A Vancouver dad is speaking out about how to better include kids after only one classmate out of 19 invitees showed up to his son’s birthday.
Six-year-old Max, who has autism, had a birthday party on Saturday at 365 Fun Days in Richmond. Dad David Chen sent out email invites to all the families in the kindergarten class, and while some were declined the majority never replied.
“It was just one of those ‘hope for the best but the worst happened’ moments,” Chen told Daily Hive. “It was an empty feeling.”
My autism spectrum disorder kid is the different kid in the class. We invited all his classmates to his birthday party today & only 1 showed up. Difficult to explain to my kid & that kid’s mom that only one classmate came. Not making assumptions but still an empty feeling day. pic.twitter.com/D2tSGL7iP1
— David Chen, concerned citizen 陳冠余 (@DavidChenTweets) May 14, 2022
He doesn’t want to blame other parents, especially since he’s heard that the invites went to some people’s spam folders. But after his tweet about what happened made waves online, Chen wants to use the opportunity to discuss ways to make sure all kids have the chance to form peer bonds.
Max started kindergarten late, and it took several months to ease him into the routine. On his first day in class, Chen picked him up after only half an hour because the child became overwhelmed.
Max started full days in kindergarten about a month ago, and he enters and leaves 10 minutes before the other kids to avoid the crowd.
- You might also like:
- Opinion: Why so many people only see a sliver of the autism spectrum
- Concern and outrage after changes to BC's autism funding system
- 25 things to eat and drink for FREE on your birthday in Vancouver
As Max’s sixth birthday approached, Chen wanted to host a party to celebrate the milestone. Another child in the class had a party where 16 members of the class showed up, signalling to Chen that parents were comfortable with indoor gatherings again.
“Max is not great at verbalizing a lot of what he’s thinking, [but] I ask him how was [the party], and he just lit up. He’s like, ‘It was awesome,'” Chen said.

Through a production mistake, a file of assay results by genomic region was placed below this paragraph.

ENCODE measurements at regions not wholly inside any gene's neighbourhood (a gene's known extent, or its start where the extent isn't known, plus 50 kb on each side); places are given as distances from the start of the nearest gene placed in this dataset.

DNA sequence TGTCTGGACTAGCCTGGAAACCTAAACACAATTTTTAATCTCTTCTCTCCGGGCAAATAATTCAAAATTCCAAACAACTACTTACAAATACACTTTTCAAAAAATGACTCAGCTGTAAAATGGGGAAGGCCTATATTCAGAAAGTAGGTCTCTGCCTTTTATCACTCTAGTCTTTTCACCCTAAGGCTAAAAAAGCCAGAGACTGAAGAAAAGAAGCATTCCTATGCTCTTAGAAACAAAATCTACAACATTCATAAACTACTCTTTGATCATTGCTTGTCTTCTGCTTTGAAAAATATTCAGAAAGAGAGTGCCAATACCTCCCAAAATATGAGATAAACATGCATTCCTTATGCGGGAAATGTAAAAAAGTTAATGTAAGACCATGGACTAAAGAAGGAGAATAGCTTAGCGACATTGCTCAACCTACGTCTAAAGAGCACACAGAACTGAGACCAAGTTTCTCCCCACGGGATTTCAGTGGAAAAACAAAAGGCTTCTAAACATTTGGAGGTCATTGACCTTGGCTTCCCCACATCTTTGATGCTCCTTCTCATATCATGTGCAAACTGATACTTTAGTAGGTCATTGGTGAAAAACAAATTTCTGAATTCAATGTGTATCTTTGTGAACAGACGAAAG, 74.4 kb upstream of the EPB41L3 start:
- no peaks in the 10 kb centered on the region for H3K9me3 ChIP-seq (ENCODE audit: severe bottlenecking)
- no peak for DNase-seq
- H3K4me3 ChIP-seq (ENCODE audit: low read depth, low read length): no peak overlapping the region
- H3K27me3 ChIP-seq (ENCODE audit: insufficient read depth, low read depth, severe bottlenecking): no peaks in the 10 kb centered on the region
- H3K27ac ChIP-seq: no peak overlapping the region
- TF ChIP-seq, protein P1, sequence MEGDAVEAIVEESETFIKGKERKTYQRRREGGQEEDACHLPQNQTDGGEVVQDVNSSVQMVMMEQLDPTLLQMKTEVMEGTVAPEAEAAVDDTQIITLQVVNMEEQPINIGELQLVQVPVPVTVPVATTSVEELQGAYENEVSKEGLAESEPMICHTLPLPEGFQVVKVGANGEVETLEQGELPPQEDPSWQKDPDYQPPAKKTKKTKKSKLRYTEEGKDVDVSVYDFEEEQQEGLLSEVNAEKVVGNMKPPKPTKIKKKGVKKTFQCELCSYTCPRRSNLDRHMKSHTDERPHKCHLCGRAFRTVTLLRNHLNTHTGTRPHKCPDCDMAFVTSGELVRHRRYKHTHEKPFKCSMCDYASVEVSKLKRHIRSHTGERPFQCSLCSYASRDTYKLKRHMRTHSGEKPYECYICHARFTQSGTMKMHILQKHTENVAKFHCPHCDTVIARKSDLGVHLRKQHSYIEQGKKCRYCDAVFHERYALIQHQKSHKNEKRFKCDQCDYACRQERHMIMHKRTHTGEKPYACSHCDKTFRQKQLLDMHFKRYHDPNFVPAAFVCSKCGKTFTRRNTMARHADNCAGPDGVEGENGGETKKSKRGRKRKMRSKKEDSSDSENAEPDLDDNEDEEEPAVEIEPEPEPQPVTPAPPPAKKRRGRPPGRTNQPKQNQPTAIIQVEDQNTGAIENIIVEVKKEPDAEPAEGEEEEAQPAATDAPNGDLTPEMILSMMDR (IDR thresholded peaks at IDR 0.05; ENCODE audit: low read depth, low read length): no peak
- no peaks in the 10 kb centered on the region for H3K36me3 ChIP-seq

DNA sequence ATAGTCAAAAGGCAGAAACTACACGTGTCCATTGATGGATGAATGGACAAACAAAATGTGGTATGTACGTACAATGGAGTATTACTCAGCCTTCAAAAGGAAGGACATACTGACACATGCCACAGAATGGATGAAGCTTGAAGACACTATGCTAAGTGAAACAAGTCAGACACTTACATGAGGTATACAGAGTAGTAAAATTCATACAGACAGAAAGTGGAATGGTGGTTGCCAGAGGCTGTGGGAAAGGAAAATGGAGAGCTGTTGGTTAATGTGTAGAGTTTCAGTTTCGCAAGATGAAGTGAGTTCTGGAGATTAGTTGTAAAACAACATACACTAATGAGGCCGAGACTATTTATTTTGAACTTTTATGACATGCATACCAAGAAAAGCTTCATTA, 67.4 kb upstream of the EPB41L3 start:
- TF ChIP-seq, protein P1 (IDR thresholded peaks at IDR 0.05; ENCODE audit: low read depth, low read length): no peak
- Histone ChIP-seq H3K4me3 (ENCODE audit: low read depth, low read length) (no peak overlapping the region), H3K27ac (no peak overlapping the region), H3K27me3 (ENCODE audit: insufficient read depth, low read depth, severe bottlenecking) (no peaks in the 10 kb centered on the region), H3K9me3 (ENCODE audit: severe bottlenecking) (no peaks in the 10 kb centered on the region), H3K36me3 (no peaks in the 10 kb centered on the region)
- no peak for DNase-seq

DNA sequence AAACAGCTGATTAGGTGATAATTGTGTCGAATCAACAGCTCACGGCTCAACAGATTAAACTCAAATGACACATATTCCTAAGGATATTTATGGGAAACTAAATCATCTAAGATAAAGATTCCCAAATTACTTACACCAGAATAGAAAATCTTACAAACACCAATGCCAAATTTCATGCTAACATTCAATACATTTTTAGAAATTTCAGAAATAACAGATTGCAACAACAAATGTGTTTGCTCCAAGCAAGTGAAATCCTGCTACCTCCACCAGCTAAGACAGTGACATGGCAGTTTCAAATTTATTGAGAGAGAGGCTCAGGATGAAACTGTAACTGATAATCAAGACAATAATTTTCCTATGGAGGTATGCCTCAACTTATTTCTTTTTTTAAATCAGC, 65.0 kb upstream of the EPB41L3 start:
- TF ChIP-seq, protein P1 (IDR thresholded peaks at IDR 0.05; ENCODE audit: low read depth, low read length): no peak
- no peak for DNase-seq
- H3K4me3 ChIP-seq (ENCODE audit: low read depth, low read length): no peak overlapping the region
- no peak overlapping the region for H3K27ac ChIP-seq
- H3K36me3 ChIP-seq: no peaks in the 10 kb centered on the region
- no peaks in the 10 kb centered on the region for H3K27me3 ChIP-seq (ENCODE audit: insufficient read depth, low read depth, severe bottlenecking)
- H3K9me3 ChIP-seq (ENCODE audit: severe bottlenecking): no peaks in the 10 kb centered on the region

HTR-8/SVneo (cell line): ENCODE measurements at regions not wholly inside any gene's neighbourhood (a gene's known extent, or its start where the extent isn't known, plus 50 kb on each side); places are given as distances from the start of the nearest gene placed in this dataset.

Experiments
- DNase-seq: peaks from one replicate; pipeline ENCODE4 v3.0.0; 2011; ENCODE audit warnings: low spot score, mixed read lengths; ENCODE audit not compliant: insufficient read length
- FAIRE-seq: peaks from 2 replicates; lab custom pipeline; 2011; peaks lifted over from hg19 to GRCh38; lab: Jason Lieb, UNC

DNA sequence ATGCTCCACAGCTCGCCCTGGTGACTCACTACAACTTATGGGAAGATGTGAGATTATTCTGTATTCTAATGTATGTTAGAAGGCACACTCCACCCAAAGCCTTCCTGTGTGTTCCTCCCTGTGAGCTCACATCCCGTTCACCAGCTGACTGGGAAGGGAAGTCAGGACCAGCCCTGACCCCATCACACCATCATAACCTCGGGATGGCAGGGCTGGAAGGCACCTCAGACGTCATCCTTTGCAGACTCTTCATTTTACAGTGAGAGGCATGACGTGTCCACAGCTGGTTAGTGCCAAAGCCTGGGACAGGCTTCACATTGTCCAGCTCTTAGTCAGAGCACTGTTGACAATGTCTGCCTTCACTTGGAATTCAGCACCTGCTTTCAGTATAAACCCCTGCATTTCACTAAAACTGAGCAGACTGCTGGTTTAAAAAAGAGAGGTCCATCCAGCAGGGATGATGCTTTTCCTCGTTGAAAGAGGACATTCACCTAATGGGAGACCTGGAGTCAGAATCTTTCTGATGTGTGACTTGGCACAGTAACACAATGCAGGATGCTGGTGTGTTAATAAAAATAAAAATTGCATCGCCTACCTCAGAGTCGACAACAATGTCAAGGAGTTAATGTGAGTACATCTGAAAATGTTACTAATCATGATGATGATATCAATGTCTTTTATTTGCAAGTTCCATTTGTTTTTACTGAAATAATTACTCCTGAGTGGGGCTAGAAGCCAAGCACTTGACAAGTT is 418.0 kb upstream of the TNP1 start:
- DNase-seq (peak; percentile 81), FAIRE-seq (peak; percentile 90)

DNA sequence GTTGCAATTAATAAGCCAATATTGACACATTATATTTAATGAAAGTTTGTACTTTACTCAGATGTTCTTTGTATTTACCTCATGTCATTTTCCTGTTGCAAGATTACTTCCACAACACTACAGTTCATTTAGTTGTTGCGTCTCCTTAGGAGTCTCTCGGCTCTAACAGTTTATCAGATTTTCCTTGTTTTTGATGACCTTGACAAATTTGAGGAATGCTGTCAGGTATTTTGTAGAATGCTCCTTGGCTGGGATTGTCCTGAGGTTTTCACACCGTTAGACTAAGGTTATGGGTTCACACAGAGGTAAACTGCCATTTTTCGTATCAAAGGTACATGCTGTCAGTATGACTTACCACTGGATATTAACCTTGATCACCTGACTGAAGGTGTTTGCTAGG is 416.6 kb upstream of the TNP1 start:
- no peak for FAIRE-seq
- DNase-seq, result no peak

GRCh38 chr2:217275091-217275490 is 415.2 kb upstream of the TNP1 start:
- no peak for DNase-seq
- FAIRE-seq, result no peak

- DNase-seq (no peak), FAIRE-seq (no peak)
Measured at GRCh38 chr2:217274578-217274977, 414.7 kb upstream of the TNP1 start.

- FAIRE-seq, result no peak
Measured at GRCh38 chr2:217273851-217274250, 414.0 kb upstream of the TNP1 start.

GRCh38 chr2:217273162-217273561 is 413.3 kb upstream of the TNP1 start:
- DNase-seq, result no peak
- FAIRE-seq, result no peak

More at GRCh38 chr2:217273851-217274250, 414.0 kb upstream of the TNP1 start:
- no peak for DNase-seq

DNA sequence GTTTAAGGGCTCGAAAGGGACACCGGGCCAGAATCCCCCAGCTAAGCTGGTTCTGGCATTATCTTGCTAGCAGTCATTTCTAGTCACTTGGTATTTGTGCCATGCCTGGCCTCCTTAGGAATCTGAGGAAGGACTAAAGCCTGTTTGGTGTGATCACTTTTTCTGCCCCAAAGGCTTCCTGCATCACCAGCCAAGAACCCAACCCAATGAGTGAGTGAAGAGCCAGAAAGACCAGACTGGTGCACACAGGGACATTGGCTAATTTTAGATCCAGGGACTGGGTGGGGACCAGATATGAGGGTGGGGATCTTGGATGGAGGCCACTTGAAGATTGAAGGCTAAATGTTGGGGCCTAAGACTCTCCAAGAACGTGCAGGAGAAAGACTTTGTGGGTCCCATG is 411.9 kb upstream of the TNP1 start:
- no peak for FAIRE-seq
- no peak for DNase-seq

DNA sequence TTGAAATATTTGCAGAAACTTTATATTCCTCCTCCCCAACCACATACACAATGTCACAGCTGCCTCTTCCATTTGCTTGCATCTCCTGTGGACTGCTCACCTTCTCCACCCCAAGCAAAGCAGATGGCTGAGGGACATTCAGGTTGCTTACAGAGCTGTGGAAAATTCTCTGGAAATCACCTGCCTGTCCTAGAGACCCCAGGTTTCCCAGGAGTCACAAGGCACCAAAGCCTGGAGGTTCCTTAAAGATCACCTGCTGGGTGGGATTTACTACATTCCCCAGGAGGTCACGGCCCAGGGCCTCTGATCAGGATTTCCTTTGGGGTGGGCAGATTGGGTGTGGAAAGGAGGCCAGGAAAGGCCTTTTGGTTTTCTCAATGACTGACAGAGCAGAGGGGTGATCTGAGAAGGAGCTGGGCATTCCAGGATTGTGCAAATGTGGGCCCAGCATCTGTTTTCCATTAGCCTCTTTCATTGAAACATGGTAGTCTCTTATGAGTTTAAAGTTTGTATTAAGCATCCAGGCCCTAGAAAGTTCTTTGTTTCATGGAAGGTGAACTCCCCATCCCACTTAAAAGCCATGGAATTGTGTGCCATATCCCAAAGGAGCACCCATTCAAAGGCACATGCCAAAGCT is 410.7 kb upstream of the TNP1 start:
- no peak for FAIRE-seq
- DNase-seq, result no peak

When Chen asked Max how he felt about his own birthday party, the child just said, “It’s fine.”
Chen tweeted about the poorly attended birthday, and messages of support for Max poured in — including adults recounting similar experiences growing up.
“I don’t think we understand how this small rite of passage has such a massive impact on people,” Chen said. “How many thousands of kids worldwide go through this and it’s never patched up? That’s what troubles me.”
Chen stressed both he and Max are fine. They organized a make-up birthday party in class the following week. Max’s teacher agreed to distribute the pre-packed loot bags, and she even came prepared with balloons, Chen said.
He wants more kids to be able to celebrate birthdays in class, especially ones who may not have the means to otherwise — whether for financial reasons, custody reasons, or other family situations.
Chen proposed Parent Advisory Councils look at creating a budget to finance simple birthdays in the classroom, suggesting that $50 per child could purchase cupcakes and a small gift to make them feel special.
“At least one day in their life they’ll get to be celebrated by peers,” he said.
This is why I have been drafting a proposal that school PAC’s have a fund to provide for class birthday parties for those who cannot afford it. Every child needs to be celebrated at least once by their daily peers. School is where friendships start & this rite of passage can hurt https://t.co/UsgbF4G8oE
— David Chen, concerned citizen 陳冠余 (@DavidChenTweets) May 17, 2022
Chen is a father of four. His eldest daughter and Max both have autism, and one of their siblings also has hearing loss. Chen knows how important it is for kids to be included — and not just on a superficial level.
“We need to accept the differences. We need to celebrate them … I think if we can do that, then we can cultivate true connections … We need to have like an organic, actual inclusion where people are like, it doesn’t matter, you’re my friend. And I’m always going to be your wing-person.”
Going forward, Chen encourages parents to communicate about birthdays via three methods: paper invites, email, and text.